16 Dec 2017

La Belle Jour

La Belle Jour

Islands wax and wane, appear and disappear; a temporary relief from the ubiquity of blue. A continental European oddity, Jersey's pristine blue seas and quaintly British, going on French culture, allows one to step across the 26 miles that separate the UK and France; continental Europe.

As a British man, cultural although I may be, I can't help having my preconceptions, perceptions and comprehensions limited by a rather ferocious and inclement sea that is, literally, all around me.... A sea-faring Nation, us Brits are the champions of cultural stasis, conservative and emotionally-muted; somewhat OCD and over-analytical, a little bit anal, we should have continued the 1960's revolution well into the 21st Century to align ourselves more with the sophisticated Gauls and demonstrative Latin-folk.

I write as Brexit threatens to alter societal vagueries, but not the status quo, not a European recherche, historical, intellectual perspective, nor will it alter our very British love of the continent, nor our fierce defence of our islands and our eccentric, emotionally reserved British existence. Somehow Jersey and its quaint sister islands allow us to reflect on on la difference and, entrez-nous our deep-seated similarities.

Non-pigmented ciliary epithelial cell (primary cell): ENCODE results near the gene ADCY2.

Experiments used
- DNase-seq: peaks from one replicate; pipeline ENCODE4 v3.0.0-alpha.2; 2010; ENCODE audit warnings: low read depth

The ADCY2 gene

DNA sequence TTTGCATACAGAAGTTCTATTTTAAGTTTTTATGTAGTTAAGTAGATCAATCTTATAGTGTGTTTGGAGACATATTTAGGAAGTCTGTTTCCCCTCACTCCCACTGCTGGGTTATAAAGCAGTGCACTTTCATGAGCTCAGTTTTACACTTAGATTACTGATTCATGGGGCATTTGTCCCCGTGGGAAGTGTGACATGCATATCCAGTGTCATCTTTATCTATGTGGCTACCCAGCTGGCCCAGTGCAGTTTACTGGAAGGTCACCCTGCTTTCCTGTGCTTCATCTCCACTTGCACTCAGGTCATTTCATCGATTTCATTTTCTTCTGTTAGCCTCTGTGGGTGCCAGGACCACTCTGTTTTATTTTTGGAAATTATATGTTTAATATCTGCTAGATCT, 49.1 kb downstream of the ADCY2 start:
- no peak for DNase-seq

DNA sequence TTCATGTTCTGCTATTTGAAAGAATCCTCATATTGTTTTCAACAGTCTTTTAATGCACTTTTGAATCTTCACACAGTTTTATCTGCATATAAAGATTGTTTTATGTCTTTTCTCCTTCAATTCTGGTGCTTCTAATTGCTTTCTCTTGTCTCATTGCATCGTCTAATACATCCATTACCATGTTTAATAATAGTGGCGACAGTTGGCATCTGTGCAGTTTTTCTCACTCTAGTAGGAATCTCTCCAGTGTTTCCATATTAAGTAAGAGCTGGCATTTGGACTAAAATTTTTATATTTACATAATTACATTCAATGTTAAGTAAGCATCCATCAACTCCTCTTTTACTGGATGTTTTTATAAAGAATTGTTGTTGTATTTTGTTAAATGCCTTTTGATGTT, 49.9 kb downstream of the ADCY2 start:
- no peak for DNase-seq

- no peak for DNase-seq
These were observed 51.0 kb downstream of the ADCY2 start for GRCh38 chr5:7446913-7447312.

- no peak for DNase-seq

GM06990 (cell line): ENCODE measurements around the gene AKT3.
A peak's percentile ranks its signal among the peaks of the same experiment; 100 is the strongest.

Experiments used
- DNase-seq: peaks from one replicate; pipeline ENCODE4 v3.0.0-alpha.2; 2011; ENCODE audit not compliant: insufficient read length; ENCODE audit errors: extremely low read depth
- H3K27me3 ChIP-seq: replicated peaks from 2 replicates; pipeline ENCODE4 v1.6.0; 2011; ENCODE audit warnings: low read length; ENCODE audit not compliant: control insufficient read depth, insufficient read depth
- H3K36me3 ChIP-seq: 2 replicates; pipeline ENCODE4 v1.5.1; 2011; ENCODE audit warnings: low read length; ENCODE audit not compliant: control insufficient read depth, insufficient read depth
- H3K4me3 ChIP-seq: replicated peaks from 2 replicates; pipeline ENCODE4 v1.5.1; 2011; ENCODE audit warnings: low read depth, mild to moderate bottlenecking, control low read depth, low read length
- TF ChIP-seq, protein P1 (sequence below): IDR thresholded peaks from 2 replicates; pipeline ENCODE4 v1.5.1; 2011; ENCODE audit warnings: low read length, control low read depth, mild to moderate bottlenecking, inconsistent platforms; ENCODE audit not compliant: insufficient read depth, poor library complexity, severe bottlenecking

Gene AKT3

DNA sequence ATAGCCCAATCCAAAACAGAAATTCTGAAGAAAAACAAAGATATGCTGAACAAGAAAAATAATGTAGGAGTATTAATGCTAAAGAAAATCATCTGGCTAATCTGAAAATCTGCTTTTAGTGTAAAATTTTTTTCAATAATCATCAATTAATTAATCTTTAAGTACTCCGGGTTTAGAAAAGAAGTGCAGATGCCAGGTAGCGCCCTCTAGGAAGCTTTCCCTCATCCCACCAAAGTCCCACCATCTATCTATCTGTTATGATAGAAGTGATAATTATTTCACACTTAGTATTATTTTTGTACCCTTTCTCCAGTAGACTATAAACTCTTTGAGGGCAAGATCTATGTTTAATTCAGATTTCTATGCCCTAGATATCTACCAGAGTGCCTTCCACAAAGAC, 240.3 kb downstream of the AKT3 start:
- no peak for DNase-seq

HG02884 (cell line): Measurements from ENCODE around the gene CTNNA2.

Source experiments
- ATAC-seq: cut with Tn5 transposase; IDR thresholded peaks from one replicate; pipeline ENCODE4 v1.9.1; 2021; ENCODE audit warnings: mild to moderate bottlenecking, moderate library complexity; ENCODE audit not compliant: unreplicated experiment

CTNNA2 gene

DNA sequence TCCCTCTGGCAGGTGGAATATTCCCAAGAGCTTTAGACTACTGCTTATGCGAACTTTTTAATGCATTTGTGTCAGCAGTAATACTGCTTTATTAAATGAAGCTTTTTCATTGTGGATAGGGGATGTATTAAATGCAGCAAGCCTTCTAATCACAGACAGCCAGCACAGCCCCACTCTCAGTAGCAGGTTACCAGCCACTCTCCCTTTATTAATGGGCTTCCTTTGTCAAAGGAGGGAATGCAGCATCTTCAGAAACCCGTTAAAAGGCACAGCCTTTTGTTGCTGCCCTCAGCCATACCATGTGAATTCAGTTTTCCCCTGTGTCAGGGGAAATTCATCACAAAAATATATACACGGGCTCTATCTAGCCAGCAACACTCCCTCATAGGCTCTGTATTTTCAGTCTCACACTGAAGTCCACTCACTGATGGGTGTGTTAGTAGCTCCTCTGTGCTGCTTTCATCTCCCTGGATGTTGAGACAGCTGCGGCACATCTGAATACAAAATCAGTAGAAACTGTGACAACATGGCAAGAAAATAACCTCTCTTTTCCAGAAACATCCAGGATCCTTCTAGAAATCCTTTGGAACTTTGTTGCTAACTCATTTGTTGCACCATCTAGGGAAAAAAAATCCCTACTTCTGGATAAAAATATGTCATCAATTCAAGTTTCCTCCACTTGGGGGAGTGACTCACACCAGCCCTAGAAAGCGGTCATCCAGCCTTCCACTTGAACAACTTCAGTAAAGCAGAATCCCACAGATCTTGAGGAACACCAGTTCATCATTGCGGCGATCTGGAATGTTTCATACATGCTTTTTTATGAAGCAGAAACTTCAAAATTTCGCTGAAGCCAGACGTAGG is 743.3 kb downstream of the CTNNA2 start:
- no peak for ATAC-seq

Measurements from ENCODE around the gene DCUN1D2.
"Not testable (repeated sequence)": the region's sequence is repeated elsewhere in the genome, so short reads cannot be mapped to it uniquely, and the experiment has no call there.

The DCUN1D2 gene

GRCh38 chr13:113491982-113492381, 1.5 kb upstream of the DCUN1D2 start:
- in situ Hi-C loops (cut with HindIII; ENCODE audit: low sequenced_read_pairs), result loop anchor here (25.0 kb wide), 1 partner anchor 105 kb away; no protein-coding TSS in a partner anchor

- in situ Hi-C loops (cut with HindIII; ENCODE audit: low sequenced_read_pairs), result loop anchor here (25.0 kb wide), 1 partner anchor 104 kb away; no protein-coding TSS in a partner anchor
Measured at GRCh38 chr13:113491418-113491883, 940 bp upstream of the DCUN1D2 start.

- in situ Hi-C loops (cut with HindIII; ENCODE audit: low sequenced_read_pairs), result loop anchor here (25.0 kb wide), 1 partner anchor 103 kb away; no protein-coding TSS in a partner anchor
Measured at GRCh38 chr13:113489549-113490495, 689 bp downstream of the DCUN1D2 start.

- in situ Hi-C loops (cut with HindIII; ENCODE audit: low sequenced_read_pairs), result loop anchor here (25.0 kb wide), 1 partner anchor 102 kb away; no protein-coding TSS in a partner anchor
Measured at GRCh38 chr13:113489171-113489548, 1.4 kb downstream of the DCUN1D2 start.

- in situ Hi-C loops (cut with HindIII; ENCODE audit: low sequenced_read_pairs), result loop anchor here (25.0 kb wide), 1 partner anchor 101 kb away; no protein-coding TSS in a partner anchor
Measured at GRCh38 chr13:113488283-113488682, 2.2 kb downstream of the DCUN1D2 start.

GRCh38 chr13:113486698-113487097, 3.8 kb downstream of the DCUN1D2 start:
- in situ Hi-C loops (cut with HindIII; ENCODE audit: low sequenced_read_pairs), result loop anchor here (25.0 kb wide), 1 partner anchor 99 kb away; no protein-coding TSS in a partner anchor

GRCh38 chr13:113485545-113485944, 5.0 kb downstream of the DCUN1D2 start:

Photo; St. Aubin's Bay, Jersey 2017.
Photograph and words copyright "all rights reserved" Simon Harris.
:-) Simon

11 Dec 2017

The Chairman Dances - John Adams

On Adam's "The Chairman Dances" Combined with Imagery from the Chinese Ballet "The Red Detachment of Women"

The synergy between the magnificent balletics and the (post)modern, march of Adam's music is both intriguing and exhilarating! The cogent and graphic symbolism used in the choreography is breathtaking and, juxtaposed with Adam's methodical syncopations, the listener/viewer can begin to lose a sense of time and space. If this is parody or pastiche and "authenticity" is lost, then it doesn't really matter when art breaks down restrictions and divines a truth beyond our usual experiences. The fight scene at the end is almost, pure West-Side Story, Jazz dance-like, brutal yet intrinsically aesthetic. The political/cultural ironies are not lost on me, nor the societal eccentricities of 1950's Communist China and its "Amazonian-style' army. 21st Century democracies seem to borrow from the constraints of Communism, but I guess that's another subject...